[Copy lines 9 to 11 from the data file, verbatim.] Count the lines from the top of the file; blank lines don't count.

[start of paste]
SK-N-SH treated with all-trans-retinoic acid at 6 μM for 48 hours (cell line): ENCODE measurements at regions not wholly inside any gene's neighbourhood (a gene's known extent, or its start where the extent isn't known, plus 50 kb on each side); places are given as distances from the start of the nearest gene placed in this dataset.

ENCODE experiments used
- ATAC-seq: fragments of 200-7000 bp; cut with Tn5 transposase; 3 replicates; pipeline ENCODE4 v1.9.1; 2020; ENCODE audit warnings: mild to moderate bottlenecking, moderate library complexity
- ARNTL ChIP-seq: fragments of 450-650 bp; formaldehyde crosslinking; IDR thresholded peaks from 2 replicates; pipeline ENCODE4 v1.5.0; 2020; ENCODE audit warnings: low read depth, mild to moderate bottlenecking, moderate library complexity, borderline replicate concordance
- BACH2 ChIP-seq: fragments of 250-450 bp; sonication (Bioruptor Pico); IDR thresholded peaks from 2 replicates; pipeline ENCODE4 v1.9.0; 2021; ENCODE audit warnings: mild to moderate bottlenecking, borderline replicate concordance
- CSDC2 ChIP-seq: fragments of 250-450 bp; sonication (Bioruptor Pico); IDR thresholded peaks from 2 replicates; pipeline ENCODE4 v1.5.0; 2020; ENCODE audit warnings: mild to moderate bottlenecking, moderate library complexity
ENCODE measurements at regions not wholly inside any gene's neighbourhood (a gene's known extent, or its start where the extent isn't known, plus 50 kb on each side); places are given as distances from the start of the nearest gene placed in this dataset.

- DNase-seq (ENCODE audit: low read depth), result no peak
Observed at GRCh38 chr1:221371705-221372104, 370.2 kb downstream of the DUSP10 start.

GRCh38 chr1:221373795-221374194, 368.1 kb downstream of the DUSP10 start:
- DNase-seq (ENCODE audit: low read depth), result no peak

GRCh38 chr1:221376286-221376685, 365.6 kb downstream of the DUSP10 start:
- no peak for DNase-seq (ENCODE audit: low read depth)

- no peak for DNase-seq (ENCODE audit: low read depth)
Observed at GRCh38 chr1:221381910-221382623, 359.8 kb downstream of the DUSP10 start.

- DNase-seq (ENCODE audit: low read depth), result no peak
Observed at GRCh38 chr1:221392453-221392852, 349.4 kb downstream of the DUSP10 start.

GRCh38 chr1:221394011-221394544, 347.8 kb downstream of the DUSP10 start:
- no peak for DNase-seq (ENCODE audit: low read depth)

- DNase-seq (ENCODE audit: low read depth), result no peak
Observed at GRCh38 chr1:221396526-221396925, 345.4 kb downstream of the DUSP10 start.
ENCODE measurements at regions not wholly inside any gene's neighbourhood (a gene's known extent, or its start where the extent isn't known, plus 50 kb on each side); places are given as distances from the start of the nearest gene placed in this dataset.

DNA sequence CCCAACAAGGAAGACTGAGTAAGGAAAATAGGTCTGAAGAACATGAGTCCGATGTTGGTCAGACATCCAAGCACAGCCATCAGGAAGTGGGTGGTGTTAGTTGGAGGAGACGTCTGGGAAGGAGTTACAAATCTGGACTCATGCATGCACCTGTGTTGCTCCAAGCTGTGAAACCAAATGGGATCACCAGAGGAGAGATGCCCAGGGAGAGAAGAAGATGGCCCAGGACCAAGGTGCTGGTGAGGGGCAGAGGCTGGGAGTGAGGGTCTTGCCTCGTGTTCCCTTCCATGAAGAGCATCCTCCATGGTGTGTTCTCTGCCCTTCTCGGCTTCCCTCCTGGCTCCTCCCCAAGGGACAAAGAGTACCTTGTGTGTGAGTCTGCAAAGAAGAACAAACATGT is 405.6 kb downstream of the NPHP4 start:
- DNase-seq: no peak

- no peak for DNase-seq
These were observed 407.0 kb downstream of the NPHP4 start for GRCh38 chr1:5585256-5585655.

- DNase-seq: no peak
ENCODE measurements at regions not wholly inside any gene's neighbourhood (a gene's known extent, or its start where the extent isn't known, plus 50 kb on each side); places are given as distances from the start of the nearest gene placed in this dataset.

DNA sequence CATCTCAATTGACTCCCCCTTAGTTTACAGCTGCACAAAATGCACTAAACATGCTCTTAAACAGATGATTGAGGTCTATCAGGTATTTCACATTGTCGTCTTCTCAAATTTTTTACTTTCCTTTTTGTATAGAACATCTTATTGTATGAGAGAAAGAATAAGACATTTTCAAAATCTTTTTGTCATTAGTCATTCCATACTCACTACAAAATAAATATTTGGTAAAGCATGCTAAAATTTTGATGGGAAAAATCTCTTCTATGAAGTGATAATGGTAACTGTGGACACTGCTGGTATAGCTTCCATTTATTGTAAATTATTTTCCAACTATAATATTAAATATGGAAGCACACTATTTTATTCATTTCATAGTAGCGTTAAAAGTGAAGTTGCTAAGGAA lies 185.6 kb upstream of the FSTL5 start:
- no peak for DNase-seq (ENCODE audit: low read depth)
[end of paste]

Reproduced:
Observed at GRCh38 chr1:221371705-221372104, 370.2 kb downstream of the DUSP10 start.

GRCh38 chr1:221373795-221374194, 368.1 kb downstream of the DUSP10 start:
- DNase-seq (ENCODE audit: low read depth), result no peak